Home Government Tech Policy Big tech or Aussies? Decide on whom you support, Dutton tells Labor
Peter Dutton addressing the National Press Club in Canberra on Wednesday. Peter Dutton addressing the National Press Club in Canberra on Wednesday. Sam Varghese Featured

The Australian Labor Party's support for the government's encryption Bill will be an indicator of whether it supports big technology companies in the US or the Australian people, Home Affairs Minister Peter Dutton claims.

In a speech to the National Press Club in Canberra on Wednesday — in connection with the Crime Stoppers National Conference which is being held in the nation's capital — Dutton said the bill could only become law if it was supported in the Senate by Labor.

"We want bipartisan support for key national security bills, but this is one where [Shadow Attorney-General] Mark Dreyfus is playing games and [Opposition leader Bill] Shorten needs to exert his authority and support the Bill," Dutton said in a long speech, which took a much more moderate tone than one in February, where he threatened companies which refused to decrypt communications when asked.

"The decision for Mr Shorten is whether he supports the Silicon Valley multi-billion dollar companies or whether he's on the side of protecting Australians, and we have countless live investigations, right this very day, being hampered by the limitation in the current law and it is time to change this law," he said.

Dutton introduced the bill into Parliament on 20 September, just 10 days after the period for public comment on the draft ended. One day was initially set aside for a hearing before the Parliamentary Joint Committee on Intelligence and Security, but there are indications now that this will be increased.

The Labor Party has not said yet whether it will support the bill, but Dreyfus told  iTWire last month that the party would engage in a "constructive dialogue" with the government over the Bill. On Tuesday, Shadow Communications Minister Michelle Rowland told a Sydney conference that the Bill required much more measured debate than what the government seemed to want.

Dutton's speech went over all the old arguments he has made in the past, with child pornography and terrorism prominent.

"Terrorists and criminals are using encrypted communications to avoid detection and disruption and it makes the task of conducting an investigation, to say nothing of disrupting terror attacks or criminal activity, more difficult than it has ever been," Dutton said.

"Society has long seen value in enabling our law enforcement agencies to access telephone communications and related data with the appropriate warrants and justifiable cause. Now, this is legitimate activity that helps to protect our community. So it defies common sense that this access should be denied simply because the mode of communication has changed."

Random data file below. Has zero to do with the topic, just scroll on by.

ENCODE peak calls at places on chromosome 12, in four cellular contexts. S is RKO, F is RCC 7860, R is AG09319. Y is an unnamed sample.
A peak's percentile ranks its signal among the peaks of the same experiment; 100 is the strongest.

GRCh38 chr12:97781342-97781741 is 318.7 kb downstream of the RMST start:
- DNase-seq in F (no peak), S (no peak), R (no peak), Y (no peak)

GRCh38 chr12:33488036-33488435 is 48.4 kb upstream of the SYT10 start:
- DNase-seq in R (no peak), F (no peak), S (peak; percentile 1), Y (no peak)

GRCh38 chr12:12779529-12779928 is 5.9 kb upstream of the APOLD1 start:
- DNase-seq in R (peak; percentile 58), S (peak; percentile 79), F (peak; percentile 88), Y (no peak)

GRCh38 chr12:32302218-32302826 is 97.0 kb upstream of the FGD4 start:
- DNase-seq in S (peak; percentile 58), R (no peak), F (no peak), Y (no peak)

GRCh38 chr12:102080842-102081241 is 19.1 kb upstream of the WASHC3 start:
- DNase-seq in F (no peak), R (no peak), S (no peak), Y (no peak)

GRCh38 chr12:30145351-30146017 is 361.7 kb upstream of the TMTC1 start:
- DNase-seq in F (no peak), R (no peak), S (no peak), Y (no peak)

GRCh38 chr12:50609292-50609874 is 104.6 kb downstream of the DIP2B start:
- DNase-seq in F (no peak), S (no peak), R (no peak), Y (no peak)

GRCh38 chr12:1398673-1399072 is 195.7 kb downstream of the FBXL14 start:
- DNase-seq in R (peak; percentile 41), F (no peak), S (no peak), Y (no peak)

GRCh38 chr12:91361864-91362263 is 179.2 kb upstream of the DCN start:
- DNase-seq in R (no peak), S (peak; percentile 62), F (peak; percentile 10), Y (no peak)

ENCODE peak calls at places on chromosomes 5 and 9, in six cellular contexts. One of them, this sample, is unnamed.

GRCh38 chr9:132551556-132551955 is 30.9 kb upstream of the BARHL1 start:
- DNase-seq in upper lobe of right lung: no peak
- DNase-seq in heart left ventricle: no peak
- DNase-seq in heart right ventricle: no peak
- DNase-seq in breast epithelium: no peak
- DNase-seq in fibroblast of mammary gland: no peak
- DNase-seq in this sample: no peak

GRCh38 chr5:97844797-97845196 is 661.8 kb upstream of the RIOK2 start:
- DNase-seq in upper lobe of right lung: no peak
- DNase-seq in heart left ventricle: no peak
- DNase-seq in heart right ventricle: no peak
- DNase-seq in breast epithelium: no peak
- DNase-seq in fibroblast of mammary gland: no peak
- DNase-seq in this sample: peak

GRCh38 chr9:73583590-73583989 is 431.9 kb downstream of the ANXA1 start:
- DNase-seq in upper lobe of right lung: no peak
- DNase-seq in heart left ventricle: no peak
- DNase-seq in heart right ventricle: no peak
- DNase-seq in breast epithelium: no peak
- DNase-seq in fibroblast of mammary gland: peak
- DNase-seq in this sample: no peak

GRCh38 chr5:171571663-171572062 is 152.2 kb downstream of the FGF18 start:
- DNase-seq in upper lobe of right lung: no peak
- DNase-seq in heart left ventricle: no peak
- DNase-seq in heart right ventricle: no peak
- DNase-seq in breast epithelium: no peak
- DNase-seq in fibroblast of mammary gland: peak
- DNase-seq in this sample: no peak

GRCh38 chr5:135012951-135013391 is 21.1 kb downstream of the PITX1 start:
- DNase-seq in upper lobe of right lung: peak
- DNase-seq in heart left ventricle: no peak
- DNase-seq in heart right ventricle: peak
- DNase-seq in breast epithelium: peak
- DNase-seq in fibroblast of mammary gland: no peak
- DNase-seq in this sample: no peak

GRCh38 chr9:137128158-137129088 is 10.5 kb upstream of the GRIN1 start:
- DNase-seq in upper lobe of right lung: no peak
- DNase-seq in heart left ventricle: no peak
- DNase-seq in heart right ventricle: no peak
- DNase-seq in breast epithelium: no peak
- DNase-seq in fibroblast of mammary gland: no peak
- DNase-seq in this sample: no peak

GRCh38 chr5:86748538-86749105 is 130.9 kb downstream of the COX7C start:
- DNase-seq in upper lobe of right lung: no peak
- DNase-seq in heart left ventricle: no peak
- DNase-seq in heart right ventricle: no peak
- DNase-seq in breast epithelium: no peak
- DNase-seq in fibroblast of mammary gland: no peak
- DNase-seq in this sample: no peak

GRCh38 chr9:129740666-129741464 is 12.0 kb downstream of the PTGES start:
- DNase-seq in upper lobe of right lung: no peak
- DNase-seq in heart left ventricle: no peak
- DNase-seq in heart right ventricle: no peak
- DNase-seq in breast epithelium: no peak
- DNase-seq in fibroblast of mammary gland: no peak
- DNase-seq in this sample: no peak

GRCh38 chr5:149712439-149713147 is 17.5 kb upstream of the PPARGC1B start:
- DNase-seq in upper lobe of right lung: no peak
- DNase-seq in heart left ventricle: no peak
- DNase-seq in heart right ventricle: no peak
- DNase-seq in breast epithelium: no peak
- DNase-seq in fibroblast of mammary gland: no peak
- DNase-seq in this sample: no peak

He slammed "multi-billion dollar Silicon Valley companies" whom he said were opposing the Bill.

These were "the same companies that need to be hounded to pay tax in Australia and other jurisdictions, and the same companies who have misused personal data to commercial advantage", Dutton said.

"And it should be noted, these yes, are the same companies who protest about having to help police with the encryption problem, whilst operating their businesses in less democratic countries and accepting at the same time a compromise on privacy to allow their presence in those growth markets."

Dutton also went into detail on organised crime, both national and international, money laundering and drug trafficking in his speech.

The draft of the proposed legislation, officially known as the Telecommunications and Other Legislation Amendment (Assistance and Access) Bill 2018, was released for public comment on 14 August. The period for comment ended on 10 September and as of Wednesday morning, the government had released 343 submissions online.

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Sam Varghese

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Sam Varghese has been writing for iTWire since 2006, a year after the sitecame into existence. For nearly a decade thereafter, he wrote mostly about free and open source software, based on his own use of this genre of software. Since May 2016, he has been writing across many areas of technology. He has been a journalist for nearly 40 years in India (Indian Express and Deccan Herald), the UAE (Khaleej Times) and Australia (Daily Commercial News (now defunct) and The Age). His personal blog is titled Irregular Expression.

 

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